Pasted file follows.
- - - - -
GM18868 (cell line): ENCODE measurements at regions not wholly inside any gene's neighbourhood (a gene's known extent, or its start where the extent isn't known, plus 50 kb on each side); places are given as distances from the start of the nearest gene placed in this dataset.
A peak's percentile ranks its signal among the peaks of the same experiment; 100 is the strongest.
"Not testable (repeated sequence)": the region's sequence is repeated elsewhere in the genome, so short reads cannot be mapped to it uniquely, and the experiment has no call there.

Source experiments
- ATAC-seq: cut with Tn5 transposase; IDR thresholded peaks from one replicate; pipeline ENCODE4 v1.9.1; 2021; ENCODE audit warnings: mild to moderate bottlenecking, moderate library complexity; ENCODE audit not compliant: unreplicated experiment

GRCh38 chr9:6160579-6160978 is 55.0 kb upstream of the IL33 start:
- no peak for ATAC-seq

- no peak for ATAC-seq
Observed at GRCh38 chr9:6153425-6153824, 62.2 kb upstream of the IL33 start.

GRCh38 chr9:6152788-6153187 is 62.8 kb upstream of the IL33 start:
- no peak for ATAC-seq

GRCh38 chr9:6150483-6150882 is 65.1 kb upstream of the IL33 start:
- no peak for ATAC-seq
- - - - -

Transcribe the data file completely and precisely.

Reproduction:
GM18868 (cell line): ENCODE measurements at regions not wholly inside any gene's neighbourhood (a gene's known extent, or its start where the extent isn't known, plus 50 kb on each side); places are given as distances from the start of the nearest gene placed in this dataset.
A peak's percentile ranks its signal among the peaks of the same experiment; 100 is the strongest.
"Not testable (repeated sequence)": the region's sequence is repeated elsewhere in the genome, so short reads cannot be mapped to it uniquely, and the experiment has no call there.

Source experiments
- ATAC-seq: cut with Tn5 transposase; IDR thresholded peaks from one replicate; pipeline ENCODE4 v1.9.1; 2021; ENCODE audit warnings: mild to moderate bottlenecking, moderate library complexity; ENCODE audit not compliant: unreplicated experiment

GRCh38 chr9:6160579-6160978 is 55.0 kb upstream of the IL33 start:
- no peak for ATAC-seq

- no peak for ATAC-seq
Observed at GRCh38 chr9:6153425-6153824, 62.2 kb upstream of the IL33 start.

GRCh38 chr9:6152788-6153187 is 62.8 kb upstream of the IL33 start:
- no peak for ATAC-seq

GRCh38 chr9:6150483-6150882 is 65.1 kb upstream of the IL33 start:
- no peak for ATAC-seq